Fact – a predominantly 'chalk and talk' pedagogy is only a part of the picture in terms of what contributes to the education of their young as highlighted in this article from the Brookings Institute…

Shanghai parents will annually spend on average of 6,000 yuan on English and math tutors and 9,600 yuan on weekend activities, such as tennis and piano. During the high school years, annual tutoring costs shoot up to 30,000 yuan and the cost of activities doubles to 19,200 yuan.

Before we get too carried away with simplistic 'cause-effect' arguments about what makes for an effective education system, we need to wrestle more profoundly with some of the deeper and more fundamental aspects of our education system – which, as it happens, have been the focus of some of my recent blog posts. 

Consider the question "What is the purpose of education" an the opposing philosophies that I outlined in that post. Could not the move to enforce a 'chalk and talk' model of education reflect much of what is suggested in philosophy A, where the system is perceived as broken, but can be fixed fast – and teachers also!

Or consider the question of "What defines success?" in our system – is it purely examination results (based largely on the regurgitation of memorised,  transitted knowledge)? The PISA results provide some useful international comparisons of achievement that is measured using a particular metric – but should our overall assessment of a country's success be attributed to that?

And what about the idea that individualised programmes are a fad of just the last couple of decades? I'm sure the significant educational theories who've influenced our thinking and system design with constructivist and social constructivist theories would have something to say here. Key theorists who started this thinking (Dewey and Vygotsky) were actively researching and presenting the case for more participatory, authentic and personalised approaches to learning a century ago.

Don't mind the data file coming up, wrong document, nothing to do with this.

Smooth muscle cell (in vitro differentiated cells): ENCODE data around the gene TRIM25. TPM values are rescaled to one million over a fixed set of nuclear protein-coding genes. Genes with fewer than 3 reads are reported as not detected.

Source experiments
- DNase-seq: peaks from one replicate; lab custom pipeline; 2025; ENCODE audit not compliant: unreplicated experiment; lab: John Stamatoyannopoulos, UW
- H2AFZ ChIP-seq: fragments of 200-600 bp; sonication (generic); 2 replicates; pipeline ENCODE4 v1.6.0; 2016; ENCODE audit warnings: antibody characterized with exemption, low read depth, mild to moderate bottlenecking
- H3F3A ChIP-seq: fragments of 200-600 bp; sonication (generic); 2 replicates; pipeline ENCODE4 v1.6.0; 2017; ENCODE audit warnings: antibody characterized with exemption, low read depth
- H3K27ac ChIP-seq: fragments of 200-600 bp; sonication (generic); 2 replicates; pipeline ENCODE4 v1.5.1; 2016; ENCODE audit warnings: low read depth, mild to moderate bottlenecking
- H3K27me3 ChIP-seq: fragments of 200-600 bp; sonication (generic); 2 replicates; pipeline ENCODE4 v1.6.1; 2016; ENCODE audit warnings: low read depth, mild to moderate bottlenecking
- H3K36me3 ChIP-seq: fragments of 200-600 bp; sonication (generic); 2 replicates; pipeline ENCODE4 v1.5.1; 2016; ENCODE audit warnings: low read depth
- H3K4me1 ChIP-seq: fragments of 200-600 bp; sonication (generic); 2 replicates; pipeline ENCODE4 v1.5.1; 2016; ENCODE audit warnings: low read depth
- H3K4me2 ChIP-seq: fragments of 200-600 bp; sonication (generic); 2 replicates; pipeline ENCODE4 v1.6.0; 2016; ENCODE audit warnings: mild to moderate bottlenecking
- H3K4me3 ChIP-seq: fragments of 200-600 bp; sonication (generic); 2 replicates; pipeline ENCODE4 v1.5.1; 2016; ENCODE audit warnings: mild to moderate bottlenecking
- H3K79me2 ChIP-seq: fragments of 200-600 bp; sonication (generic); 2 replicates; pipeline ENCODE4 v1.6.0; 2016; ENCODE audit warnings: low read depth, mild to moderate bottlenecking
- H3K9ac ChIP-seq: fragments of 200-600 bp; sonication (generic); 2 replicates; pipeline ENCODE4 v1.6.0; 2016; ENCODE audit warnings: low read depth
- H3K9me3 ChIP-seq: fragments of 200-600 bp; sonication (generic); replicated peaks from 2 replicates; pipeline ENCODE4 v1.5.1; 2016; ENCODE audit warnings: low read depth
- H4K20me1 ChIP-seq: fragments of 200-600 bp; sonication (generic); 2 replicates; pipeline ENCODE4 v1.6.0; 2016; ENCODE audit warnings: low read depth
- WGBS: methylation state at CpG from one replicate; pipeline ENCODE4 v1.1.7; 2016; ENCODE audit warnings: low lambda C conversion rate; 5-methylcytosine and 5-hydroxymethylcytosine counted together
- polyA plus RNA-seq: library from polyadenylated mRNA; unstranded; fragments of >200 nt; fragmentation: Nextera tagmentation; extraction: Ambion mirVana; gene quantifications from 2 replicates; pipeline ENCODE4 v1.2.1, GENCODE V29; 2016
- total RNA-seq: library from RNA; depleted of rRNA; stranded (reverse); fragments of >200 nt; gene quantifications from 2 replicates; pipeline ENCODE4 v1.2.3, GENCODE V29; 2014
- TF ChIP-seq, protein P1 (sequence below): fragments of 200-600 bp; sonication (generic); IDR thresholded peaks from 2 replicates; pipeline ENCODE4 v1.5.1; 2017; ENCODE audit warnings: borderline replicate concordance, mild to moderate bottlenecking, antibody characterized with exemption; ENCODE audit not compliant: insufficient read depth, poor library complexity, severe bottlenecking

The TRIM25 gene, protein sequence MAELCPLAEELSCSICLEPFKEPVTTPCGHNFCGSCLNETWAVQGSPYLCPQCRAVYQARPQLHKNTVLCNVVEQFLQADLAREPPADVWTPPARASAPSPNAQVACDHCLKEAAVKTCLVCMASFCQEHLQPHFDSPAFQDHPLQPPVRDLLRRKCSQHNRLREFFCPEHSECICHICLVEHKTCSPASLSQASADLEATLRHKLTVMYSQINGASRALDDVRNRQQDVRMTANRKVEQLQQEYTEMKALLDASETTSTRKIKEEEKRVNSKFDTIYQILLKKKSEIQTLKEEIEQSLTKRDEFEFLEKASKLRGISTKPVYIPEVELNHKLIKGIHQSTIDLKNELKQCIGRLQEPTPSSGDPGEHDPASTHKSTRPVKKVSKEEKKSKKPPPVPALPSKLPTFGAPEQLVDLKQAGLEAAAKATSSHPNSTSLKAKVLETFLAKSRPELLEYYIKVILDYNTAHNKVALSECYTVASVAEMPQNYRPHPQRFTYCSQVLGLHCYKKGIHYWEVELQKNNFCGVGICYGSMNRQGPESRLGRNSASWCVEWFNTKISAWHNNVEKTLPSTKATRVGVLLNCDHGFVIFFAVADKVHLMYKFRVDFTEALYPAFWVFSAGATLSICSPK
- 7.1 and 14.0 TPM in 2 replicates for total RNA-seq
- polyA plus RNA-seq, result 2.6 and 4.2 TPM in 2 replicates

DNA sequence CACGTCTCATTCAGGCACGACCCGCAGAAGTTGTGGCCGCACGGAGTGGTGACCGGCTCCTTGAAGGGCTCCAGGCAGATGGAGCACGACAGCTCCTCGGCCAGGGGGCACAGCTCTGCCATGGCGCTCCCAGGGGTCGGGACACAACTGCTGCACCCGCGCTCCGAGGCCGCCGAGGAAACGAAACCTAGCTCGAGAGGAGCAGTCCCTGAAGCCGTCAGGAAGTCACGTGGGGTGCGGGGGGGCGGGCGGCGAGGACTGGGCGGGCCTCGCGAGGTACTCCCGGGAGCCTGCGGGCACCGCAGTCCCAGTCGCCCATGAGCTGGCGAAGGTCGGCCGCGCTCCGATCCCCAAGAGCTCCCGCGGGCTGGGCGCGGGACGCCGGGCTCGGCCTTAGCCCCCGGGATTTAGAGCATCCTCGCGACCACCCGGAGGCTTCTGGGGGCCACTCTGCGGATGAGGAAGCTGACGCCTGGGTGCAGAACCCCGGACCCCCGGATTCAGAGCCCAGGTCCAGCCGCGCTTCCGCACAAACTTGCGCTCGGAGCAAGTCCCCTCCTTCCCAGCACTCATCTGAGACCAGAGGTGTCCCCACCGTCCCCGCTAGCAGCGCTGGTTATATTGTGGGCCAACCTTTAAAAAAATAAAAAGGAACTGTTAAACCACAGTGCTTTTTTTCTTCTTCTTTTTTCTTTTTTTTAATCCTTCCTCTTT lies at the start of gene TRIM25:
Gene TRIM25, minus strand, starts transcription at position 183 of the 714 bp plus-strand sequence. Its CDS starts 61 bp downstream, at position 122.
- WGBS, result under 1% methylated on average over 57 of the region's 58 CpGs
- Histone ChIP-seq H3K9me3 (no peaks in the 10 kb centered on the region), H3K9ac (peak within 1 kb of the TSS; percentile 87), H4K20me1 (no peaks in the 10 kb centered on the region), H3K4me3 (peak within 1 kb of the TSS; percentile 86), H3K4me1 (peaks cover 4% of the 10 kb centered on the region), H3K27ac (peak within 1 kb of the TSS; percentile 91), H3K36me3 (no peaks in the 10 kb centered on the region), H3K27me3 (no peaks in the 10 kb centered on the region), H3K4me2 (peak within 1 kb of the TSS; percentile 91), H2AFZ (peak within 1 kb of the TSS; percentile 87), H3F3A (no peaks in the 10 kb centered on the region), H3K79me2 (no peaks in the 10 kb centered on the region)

At the end of the day decisions such as the announcement yesterday from the UK will be driven not by the theorists or educational philosophers – or even teachers and principals in schools, but by politicians and bureacrats, looking for the 'quick fix' solutions. As a profession we need to be ready with a response that is formed out of our professional discourse, backed up with evidence from our practice. In the absence of those things, we're destined to being subject to the whims of whatever the next 'big idea' is that happens to emerge. 

Murdoch: education failing

Here's a gem from Digital Learning Now with the text of News Corporation Chairman and CEO Rupert Murdoch's address to the e-G8 Forum in Paris on 24th may this year. Murdoch urged Internet companies to pull out the stops in developing digital education programmes to revolutionise the world's classrooms, complaining that pupils are still condemned to dreary "Victorian-age" classrooms despite the potential of the web for revolutionising education.

I haven't often felt aligned with what this chap has had to say, but there's some compelling stuff in this talk. He holds nothing back, accusing schools of being the last holdout from the digital revolution.

he argues that simply throwing money at the problem doesn’t work (and cites his own experience of having tried this as proof.) To those who argue that the problem is the kids – that they're too poor or from bad families – he responds strongly with "…absolute rubbish. This is arrogant, elitist and utterly unacceptable."